Romania-Insider.com went to the Internationale Tourismus-Börse (ITB) in Berlin last week, the world’s largest tourism fair, to see how Romania promoted itself and how it stood out compared to other countries in the region. The report and photo gallery can be found below.
Romania has been struggling for years to put together a tourism strategy that would have more foreigners visit – and return. The country still seems to search its winning approach at the largest tourism fair in the world. An event where two-thirds of trade visitors said they were directly authorized to make buying decisions for travel products.
The fair lasted for five days, from March 7 to 11 2018, and gathered over 10,000 companies and organizations from 186 countries and regions.
“ITB Berlin is not only a place for marketing destinations but also an early indicator of how tourism bookings will develop for the summer travel season,” said Norbert Fiebig, president of the German Travel Association.
The Berlin fair was even more important for Romania as German tour operators recently dropped Romania from their offers…
This year, Romania chose to promote itself with a group of folk dancers and folk music, a traditional egg painter and a young chess player which were present at the stand during parts of the fair. The folk moment did gather people on Saturday, the atmosphere was nice and welcoming, but it also showed the lack of planning: the stand space was too small and the Romanian companies which were sharing the stand with the country’s tourism ministry had to move to make room for the dancers.
The same lack of planning and a rather missing Romanian tourism authority were among the comments made by representatives of private companies that joined the Romanian stand at the ITB. This has become increasingly visible since Romania closed down its tourism offices in several countries, including the one it had in Berlin. For the ITB fair, it was hard to align stand issues and logistical details, as well as the communication strategy with state representatives, according to a stand owner representing a local tourism agency. Even so, private businesses managed to arrange nicer stands than the area equipped and provided by the state. For example, the stand of Romanian music festival Untold was very frequently visited and a good example of a successful private initiative.
By comparison, the Czech Republic, which had a stand nearby Romania’s, had twice as much space, was better organized and chose to use stunning visuals on big screens, as well as a smart way to integrate images into seating areas – such as the one of a Prague coffee shop.
Other countries too chose quality visuals for their stands and combined them with the smart use of technology. Hungary, for example, had a 3D room experience: a picture shot in 360 degrees allowing visitors to explore a tourism destination in capital Budapest. The country, which is a Romania neighbor, also included a large stand featuring a traditional Hungarian dessert, the Kurtoskallaks, which were made on the spot. Interestingly, this dessert is also very popular at various open-air fairs in many parts of Romania. Yet, Romania did not go with anything in the food department, although foreign visitors often praise Romanian food.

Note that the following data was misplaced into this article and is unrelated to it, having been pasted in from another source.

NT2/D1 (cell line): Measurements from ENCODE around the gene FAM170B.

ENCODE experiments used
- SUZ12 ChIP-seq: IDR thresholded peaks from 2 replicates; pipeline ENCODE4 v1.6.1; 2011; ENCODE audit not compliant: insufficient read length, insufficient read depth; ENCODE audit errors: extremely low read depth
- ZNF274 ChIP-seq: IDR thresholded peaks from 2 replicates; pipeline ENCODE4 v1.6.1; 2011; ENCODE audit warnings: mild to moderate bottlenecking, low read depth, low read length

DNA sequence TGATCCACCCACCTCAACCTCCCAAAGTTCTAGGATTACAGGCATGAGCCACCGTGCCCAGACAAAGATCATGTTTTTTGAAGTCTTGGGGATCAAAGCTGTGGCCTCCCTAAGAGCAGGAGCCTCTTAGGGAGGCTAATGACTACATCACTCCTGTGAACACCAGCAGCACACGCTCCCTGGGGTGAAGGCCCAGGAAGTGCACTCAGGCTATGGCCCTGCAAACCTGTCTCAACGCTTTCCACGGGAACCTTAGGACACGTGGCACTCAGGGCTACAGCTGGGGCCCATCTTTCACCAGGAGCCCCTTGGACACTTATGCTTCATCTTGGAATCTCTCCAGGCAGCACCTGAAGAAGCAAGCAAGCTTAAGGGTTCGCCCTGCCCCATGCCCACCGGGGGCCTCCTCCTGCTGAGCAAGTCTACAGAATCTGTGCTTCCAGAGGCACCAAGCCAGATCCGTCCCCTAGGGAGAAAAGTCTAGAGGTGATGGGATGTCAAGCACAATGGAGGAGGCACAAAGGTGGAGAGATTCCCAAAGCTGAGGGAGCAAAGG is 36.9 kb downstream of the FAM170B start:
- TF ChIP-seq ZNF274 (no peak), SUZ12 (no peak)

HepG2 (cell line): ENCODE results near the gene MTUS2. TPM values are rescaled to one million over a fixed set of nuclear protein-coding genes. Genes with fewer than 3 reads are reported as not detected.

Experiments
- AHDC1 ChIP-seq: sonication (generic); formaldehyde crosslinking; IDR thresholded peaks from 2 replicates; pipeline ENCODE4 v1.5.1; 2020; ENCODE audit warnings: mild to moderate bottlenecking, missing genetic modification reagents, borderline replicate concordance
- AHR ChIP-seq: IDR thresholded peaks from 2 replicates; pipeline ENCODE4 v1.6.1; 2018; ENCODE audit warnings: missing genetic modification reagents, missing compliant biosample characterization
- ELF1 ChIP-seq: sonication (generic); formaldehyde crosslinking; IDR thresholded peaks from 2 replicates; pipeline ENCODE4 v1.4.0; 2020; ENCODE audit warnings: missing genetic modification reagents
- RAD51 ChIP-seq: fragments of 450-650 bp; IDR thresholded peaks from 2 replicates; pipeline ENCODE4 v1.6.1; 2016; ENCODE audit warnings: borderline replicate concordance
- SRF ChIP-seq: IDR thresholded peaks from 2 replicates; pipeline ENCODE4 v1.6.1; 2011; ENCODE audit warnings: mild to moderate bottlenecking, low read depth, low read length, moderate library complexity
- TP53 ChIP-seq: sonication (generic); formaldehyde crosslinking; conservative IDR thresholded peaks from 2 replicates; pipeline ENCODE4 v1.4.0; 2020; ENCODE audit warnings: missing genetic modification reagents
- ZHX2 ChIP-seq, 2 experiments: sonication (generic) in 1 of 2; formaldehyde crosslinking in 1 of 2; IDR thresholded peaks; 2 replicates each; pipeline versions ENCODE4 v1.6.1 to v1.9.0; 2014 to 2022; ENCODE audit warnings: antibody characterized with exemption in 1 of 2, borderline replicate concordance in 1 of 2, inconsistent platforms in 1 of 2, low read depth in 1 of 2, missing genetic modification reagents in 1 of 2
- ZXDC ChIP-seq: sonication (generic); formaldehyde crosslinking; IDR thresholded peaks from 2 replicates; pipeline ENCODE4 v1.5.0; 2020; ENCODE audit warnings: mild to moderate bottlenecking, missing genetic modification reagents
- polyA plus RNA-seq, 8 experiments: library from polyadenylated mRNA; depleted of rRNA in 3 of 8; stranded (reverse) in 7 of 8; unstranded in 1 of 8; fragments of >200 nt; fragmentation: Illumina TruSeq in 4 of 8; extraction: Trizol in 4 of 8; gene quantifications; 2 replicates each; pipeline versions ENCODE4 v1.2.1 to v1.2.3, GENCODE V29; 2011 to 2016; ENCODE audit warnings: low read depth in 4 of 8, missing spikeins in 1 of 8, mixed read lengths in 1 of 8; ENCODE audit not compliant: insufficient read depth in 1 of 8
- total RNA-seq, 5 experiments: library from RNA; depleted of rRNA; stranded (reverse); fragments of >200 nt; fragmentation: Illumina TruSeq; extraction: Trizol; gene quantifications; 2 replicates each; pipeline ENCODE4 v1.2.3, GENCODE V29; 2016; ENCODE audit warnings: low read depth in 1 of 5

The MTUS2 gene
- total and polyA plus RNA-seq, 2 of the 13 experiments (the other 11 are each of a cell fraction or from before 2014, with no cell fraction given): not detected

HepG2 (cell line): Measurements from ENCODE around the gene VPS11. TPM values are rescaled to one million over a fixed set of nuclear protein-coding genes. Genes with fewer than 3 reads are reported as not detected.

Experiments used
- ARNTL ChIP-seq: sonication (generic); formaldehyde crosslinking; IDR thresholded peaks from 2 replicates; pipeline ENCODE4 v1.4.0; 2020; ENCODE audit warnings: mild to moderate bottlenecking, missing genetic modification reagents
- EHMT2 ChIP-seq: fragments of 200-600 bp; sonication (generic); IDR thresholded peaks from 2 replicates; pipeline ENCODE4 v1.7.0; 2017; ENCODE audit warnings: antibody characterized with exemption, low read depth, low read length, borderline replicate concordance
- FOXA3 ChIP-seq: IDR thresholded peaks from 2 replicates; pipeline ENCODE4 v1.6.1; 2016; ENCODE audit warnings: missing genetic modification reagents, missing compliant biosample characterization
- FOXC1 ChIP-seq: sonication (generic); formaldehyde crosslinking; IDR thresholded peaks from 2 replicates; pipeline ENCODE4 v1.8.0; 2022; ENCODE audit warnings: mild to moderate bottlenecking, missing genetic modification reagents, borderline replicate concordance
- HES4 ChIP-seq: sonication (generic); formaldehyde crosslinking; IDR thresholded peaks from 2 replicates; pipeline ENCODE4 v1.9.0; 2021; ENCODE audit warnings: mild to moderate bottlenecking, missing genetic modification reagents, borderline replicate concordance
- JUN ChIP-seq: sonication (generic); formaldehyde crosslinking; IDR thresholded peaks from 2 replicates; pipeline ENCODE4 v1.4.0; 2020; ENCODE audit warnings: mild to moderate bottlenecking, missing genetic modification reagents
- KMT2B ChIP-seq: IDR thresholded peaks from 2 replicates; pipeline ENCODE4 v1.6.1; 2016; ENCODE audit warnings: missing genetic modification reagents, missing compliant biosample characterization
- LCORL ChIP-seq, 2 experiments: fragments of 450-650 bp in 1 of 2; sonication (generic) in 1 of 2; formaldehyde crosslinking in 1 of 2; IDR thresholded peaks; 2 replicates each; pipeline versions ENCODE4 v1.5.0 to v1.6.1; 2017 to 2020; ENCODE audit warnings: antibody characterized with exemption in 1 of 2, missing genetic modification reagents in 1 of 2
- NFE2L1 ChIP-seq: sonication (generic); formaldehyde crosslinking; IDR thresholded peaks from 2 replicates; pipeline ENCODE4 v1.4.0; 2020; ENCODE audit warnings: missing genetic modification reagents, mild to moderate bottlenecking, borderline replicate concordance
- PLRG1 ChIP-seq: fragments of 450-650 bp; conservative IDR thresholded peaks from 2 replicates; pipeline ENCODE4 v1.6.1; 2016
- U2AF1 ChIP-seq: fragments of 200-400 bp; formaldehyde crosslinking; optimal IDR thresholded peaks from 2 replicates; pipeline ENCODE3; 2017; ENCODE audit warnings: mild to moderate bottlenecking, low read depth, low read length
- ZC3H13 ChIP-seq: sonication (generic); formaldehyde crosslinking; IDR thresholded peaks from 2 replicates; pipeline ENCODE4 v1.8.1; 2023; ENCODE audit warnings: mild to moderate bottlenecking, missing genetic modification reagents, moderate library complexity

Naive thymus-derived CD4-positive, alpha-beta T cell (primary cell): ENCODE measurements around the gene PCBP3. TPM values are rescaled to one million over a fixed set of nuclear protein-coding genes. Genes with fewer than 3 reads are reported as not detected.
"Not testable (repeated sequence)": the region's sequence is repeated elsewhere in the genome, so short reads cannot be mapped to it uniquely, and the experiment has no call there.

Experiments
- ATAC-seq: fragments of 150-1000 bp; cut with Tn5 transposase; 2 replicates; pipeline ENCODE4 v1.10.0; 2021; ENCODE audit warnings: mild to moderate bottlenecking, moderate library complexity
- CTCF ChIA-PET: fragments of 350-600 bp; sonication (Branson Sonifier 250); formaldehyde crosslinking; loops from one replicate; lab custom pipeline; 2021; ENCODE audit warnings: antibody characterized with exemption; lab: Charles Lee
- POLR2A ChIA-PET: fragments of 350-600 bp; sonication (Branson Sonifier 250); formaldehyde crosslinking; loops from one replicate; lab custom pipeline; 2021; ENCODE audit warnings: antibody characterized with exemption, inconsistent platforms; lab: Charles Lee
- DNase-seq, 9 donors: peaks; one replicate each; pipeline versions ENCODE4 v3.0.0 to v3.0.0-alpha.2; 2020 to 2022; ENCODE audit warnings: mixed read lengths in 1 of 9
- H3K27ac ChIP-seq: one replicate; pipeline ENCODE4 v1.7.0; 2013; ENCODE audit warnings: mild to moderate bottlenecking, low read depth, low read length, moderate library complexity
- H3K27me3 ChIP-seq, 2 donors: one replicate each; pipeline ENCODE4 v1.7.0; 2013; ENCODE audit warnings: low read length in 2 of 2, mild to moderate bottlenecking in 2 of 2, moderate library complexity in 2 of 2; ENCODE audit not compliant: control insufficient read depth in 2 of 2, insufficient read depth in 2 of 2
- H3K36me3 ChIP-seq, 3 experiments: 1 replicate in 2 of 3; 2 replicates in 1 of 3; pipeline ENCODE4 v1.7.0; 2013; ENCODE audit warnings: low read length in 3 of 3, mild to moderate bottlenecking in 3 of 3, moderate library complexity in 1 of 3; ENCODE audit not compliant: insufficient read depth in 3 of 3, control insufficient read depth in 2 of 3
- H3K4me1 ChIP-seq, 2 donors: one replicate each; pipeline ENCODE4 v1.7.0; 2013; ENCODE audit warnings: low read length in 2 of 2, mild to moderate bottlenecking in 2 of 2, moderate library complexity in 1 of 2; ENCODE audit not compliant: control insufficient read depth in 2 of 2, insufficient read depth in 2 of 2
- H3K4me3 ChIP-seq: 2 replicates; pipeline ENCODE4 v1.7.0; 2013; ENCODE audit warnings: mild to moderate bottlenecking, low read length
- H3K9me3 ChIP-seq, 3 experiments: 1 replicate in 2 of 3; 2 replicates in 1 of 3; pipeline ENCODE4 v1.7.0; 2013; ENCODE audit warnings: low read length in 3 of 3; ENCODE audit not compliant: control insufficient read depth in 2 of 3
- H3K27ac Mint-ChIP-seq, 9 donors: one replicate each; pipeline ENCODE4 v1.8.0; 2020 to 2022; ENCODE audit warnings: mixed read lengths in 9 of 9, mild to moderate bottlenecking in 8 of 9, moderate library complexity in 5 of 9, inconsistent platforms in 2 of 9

In the new technologies department, the Czech Republic even brought car brand Skoda which offered a virtual reality tourism experience, quite popular among visitors.
Romania’s performance, however, was rather on the weak side. The photographs chosen as backgrounds for the stand did not look professional enough for an event at this level. One of the pictures even included an unwanted element in the background: the picture of a half-naked man feeling sick, a side element which the organizers tried to cover with a loudspeaker.
The organizers also chose to showcase the medieval town of Sighisoara, but they misspelled Vlad the Impaler´s translation into German. The banner wrote “Sighisoara. Geburtsort von Vlad dem Phäler aka Dracula”.
Impaler translates to Pfähler in German, while Phäler does not exist in German and does not make sense. The word Pfähler (Impaler) is in general not a very common word in German either, so the linguistic connection between the text Sighisoara, Vlad the Impaler and Dracula could only be made if this was translated into words with correct spelling and hence correct meaning.
The abbreviation aka (in English “also known as”) is not used in the German language of everyday life. Some international business people that are native Germans might know it, but not a common traveller, hence the whole main background text does not make sense to a German tourist.
It’s not the first time the Romanian tourism agency misspells a word on a banner at the ITB. In 2014, instead of writing Rumaenien on a map, the organizers wrote Rumaenin, or Romanian woman in German.
This year, while everyone else had signage in English or in German, Romania presented at its stands some promotional videos with Romanian text, suggesting they were reshuffled or re-used from another event. Somehow, this is how Romania’s overall presence at the ITB Berlin felt this year: just a bit reshuffled. In the country which has lots of beauties and uniqueness for travellers to uncover, its tourism authorities are still trying to catch up with the world.
(photos by Volker Moser)